The behavior of light can tell scientists several things. Like for example, making sure the sugar is not transparent. That’s because the light that penetrates it is scattered, altered and deflected in a very complicated way.
However, a research team from TU Wien in Vienna and the University of Utrecht in the Netherlands managed to show that there is a class of very special light waves that this normal behavior does not apply to. In this class, bespoke light beams can be created and are practically unaltered by the medium they pass through, just attenuated. The beam of light penetrates into the middle and a light pattern arrives on the other side with the same shape, as if the middle were not there.
These types of scatter-invariant light modes can be used to specifically examine the interior of objects.
Waves on the surface of water can have an infinite number of different shapes. Just like light waves, they can also be made in many different ways. “Each of these light wave patterns is altered and deflected in a very specific way when you send it through a cluttered medium,” explained Professor Stefan Rotter, from the Institute of Theoretical Physics at TU Wien.
Stefan and his team are developing mathematical methods to be able to describe the effects of light scattering . “As a light scattering medium, we use a layer of zinc oxide, an opaque white powder of completely randomly arranged nanoparticles,” explained Allard Mosk, head of the experimental research group.
“As we have been able to show, there is a very special class of light waves, called scattering invariant light modes, which produce exactly the same wave pattern in the detector, regardless of whether the light wave was sent only through the air or if it had to penetrate the complicated zinc oxide layer,” said Rotter.
“In the experiment, we see that zinc oxide doesn’t really change the shape of these light waves at all. They are a little weaker in general”, highlighted Mosk.
And as rare and special as these invariant light modes are, and having a theoretically unlimited number of possible light waves, you can still find many of them. And by combining several of these invariant light modes into a right arrangement, the result will be a scattering invariant waveform.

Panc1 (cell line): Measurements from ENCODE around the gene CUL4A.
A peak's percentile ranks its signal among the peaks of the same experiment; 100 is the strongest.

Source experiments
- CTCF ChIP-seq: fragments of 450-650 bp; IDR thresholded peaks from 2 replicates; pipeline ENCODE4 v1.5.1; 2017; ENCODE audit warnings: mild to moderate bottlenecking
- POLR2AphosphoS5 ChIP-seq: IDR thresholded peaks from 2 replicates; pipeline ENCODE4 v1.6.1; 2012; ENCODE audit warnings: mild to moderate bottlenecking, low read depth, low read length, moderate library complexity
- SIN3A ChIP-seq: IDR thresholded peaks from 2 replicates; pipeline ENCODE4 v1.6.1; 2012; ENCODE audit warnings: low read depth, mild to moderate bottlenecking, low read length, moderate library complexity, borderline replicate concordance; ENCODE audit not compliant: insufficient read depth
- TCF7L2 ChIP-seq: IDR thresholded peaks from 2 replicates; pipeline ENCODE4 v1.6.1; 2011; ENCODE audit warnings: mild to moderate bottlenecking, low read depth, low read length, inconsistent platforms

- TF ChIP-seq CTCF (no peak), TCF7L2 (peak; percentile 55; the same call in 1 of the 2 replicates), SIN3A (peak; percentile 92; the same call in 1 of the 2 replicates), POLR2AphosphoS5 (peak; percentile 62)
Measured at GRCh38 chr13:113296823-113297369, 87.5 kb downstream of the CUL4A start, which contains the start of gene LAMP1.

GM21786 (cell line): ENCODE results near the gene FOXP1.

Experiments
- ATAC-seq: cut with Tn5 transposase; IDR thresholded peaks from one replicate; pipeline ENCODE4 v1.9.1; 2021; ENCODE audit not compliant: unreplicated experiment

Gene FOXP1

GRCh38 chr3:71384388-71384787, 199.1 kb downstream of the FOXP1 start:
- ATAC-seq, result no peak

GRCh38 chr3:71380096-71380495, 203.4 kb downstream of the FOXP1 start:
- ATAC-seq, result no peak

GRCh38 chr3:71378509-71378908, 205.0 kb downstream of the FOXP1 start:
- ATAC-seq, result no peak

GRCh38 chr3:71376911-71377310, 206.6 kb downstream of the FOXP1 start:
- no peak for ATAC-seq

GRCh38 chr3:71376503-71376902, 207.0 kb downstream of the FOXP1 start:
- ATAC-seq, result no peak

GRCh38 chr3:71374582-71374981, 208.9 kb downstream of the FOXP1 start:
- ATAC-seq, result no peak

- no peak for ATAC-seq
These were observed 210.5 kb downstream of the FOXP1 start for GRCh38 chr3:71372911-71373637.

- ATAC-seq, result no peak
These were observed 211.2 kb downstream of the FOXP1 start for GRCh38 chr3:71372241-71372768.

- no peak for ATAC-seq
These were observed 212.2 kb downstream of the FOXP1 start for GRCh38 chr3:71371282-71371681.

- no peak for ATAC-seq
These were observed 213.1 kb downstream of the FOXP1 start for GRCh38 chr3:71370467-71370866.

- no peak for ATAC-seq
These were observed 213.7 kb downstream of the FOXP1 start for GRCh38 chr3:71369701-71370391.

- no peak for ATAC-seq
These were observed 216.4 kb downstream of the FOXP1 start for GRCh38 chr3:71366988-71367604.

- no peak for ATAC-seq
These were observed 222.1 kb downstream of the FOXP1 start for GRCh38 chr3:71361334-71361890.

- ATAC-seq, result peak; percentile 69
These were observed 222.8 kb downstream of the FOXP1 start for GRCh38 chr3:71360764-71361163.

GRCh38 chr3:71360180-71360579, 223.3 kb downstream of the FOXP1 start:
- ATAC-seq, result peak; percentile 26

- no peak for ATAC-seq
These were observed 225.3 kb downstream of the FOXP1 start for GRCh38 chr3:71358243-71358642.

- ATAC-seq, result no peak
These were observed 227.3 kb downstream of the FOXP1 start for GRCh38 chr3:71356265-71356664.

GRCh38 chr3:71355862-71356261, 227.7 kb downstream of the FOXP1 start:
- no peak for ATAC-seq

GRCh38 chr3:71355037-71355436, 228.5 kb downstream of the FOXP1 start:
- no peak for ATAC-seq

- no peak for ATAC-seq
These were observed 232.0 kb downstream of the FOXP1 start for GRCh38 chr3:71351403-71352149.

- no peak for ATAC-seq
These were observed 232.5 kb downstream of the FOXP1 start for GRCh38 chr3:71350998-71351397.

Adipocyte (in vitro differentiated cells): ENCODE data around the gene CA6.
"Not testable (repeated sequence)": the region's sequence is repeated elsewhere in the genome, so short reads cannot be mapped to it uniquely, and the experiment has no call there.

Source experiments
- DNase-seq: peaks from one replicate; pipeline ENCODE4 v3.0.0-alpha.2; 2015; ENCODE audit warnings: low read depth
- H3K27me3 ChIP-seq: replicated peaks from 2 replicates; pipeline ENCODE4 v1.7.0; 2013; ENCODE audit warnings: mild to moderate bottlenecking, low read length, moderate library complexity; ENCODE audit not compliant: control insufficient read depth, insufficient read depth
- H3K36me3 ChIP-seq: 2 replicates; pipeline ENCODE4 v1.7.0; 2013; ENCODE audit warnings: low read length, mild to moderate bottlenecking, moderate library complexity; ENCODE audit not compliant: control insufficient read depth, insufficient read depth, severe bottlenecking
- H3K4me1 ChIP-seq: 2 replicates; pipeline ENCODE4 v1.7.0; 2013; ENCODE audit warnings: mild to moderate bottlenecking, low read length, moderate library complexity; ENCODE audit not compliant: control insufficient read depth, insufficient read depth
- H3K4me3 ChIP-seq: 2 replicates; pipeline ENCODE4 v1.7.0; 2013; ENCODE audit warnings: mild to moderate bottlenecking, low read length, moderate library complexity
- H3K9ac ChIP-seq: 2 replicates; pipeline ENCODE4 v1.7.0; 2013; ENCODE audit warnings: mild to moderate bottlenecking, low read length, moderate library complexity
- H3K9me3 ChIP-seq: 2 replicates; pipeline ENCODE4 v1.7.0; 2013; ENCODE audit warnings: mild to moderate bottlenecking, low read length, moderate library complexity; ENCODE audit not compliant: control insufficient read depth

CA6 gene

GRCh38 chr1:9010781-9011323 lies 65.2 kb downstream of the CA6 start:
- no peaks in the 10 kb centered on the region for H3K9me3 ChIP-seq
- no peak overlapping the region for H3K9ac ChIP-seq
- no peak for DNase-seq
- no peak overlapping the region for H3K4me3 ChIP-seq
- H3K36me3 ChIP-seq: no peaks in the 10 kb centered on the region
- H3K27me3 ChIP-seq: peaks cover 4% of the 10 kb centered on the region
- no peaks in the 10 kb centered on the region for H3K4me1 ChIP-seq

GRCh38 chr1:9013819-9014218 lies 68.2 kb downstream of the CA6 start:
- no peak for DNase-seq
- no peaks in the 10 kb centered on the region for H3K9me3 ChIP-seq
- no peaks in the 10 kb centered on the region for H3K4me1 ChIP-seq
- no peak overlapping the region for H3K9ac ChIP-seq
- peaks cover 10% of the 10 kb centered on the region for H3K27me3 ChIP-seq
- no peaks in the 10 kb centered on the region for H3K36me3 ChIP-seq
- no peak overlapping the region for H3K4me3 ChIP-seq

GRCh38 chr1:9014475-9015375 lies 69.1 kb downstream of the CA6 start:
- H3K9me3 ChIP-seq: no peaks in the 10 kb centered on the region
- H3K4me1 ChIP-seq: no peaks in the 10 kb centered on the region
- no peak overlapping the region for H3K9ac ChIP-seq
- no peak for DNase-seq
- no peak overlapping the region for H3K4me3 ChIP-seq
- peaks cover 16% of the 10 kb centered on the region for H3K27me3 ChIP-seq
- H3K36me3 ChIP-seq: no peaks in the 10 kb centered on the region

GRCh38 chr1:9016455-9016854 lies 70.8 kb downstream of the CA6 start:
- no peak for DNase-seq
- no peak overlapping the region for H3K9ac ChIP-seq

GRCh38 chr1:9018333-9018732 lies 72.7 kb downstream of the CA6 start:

“This way, at least within certain limits, you have a lot of freedom to choose which image you want to send through the object without interference. For the experiment, we chose a constellation as an example: the Big Dipper. And, in fact, it was possible to determine an invariant wave that sends an image of Ursa Major to the detector, regardless of whether the light wave is scattered through the zinc oxide layer or not. For the detector, the light beam looks almost the same in both cases,” said Jeroen Bosch, who worked on the experiment as a doctoral student.
This method of finding light patterns that penetrate a large, undisturbed object can also be used for imaging procedures.
“In hospitals, X-rays are used to look inside the body. They have a shorter wavelength and therefore can penetrate our skin. But how a wave of light penetrates an object depends not only on the wavelength, but also on the waveform. If you want to focus light into an object at certain points, then our method opens up completely new possibilities. We were able to show that, using our approach, the distribution of light within the zinc oxide layer can also be specifically controlled,” concluded Matthias Kühmayer, who works as a doctoral student in computer simulations of wave propagation.